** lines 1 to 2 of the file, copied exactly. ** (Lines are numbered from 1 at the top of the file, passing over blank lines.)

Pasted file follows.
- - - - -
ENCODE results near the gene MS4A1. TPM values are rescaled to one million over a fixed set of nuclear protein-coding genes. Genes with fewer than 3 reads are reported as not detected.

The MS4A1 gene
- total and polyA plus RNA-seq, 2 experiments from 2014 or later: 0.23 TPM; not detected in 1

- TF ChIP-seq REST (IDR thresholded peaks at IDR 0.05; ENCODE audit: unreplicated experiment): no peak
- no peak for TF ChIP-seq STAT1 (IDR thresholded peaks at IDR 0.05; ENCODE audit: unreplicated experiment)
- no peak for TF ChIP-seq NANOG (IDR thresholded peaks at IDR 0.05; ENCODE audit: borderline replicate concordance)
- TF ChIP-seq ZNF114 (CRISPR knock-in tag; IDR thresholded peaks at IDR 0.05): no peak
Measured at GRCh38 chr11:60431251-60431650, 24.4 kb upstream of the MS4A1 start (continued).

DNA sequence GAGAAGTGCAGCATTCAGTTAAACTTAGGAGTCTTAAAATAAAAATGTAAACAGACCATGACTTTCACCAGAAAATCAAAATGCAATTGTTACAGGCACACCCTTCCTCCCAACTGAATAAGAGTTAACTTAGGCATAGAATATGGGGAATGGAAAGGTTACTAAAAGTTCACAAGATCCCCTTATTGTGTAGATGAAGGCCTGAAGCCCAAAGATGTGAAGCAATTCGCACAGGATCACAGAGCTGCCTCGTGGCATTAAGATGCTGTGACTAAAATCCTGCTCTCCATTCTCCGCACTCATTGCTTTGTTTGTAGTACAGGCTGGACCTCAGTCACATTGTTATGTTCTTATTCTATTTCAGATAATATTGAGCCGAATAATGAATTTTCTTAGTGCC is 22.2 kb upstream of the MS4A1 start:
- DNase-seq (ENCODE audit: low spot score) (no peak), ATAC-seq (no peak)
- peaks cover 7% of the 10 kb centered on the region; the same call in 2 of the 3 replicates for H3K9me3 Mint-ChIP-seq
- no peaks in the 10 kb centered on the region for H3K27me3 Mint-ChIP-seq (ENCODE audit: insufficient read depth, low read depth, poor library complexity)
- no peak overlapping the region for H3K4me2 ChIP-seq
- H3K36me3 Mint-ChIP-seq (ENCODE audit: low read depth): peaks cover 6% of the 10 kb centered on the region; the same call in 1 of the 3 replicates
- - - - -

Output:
ENCODE results near the gene MS4A1. TPM values are rescaled to one million over a fixed set of nuclear protein-coding genes. Genes with fewer than 3 reads are reported as not detected.

The MS4A1 gene